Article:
Coming up with a name for this next blog post was not easy. That much I will say. Have you ever watched a movie that took place in the early 1900’s? Have you ever read a book and imagined what it would be like to live without electricity? Have you ever wanted to go jump into your favorite sitcom you watched with your parents growing up?
As I was scrolling through these photos I began to think of what it was like to live in a time like from before. Growing up we hear our parents and grandparents tell us how easy it was for them before technology took over. They talk about having to go outside to play and not having a television to watch. Heck, I even heard stories of what it was like to grow up in a house with out running water.
When I was growing up I was treated to movies and storybooks where princesses lived in castles with candles aglow. When I grew older I began to read books, like the American Girl doll series and Nancy Drew, across different time periods where my imagination would wander. In the American Girl Doll books, there were stories about girls having to walk to school rather than take the school bus. There were even stories where their education was limited based on their gender and social norms during the time period. But, the part that took me into those books the most were the historical events that were taking place. From the American Revolution to World War II, I would leave reading these books wondering what it was really like to live through those time periods. There are times when I wonder what questions I will be asked from children about my childhood and the events that happened.
In Nancy Drew, there seemed to always be a time when she would get into a pickle and unable to contact anyone quick enough due to their being no cellphone or computer. Today, we depend so much on these things that we forget that there was a time period where they didn’t even exist. When I first started reading Nancy Drew, I would always ask why she didn’t just call someone or search the internet for the answer. I would ask these questions aloud to get the same answer from my parents, which was: they weren’t invented yet.
I would always ask my parents what it was like to grow up without computers. I would have no problem asking my grandparents what it was like not having a television and having to walk to school. They would shrug and tell me that they didn’t think anything different as there was no such thing. I have wondered what it would be like to time travel to a period to see what it was like for myself, specifically the roaring twenties, World War II, and Shakespearean times. I want to go to Woodstock to experience it first hand, go to a soda shop in the 1900’s in New York City, and see the Hindenburg fly over before tragedy struck. These are moments stuck in time that we see, however, we can’t experience them all first hand. But each time I am reminded that there are things we have now that they didn’t have then. I can’t help but wonder what it would be like to wake up in a time period with no electricity, no television, no running water and no computers.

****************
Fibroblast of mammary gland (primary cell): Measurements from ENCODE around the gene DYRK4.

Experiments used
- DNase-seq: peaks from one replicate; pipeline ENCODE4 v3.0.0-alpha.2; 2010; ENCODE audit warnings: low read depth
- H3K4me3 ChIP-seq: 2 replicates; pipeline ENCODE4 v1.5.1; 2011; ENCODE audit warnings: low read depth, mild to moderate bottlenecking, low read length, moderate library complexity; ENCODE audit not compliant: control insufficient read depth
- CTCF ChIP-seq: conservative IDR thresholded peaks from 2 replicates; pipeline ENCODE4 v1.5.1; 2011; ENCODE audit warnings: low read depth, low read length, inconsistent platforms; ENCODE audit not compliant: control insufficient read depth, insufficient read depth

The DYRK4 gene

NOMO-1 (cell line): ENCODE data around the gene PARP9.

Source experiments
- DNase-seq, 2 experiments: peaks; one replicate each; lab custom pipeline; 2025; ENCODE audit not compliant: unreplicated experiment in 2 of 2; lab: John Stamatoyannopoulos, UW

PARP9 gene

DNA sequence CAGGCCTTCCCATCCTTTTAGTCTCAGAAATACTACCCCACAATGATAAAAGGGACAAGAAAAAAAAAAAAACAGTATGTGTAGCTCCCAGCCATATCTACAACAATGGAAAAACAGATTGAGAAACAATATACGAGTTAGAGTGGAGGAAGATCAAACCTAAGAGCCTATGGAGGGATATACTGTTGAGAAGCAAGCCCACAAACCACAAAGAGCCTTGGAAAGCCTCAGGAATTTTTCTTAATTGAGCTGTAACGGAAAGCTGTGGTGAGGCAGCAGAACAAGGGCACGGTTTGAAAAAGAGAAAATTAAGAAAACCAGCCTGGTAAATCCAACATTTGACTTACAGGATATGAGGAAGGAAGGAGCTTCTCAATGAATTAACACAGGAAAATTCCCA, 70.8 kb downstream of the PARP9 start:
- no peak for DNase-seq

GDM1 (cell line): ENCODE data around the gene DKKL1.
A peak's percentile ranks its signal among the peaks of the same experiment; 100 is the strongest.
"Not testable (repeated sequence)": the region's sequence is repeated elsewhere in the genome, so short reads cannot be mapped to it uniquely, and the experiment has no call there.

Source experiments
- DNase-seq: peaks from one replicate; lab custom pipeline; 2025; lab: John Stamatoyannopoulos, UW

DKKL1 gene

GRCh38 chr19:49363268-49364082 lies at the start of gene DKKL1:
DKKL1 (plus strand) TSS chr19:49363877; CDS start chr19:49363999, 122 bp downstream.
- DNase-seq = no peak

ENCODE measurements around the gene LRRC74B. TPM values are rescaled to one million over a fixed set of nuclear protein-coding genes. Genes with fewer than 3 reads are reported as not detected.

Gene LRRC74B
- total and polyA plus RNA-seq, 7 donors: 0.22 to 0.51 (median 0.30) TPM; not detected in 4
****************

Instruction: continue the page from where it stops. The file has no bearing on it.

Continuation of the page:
How different would that be? It would be quite the adjustment. Going in the past to hear Paul Revere race through Boston to announce “The British are Coming” and to hear Abraham Lincoln deliver the Gettysburg Address and to meet Harriet Tubman, Edgar Allan Poe and Elizabeth I. These are just a few examples of things I want to experience that are frozen in time. A moment from years ago, a person who left an impact that changed lives for better and a time when things seemed simpler. All that is left from these times are stories that survive today because we don’t want to forget them.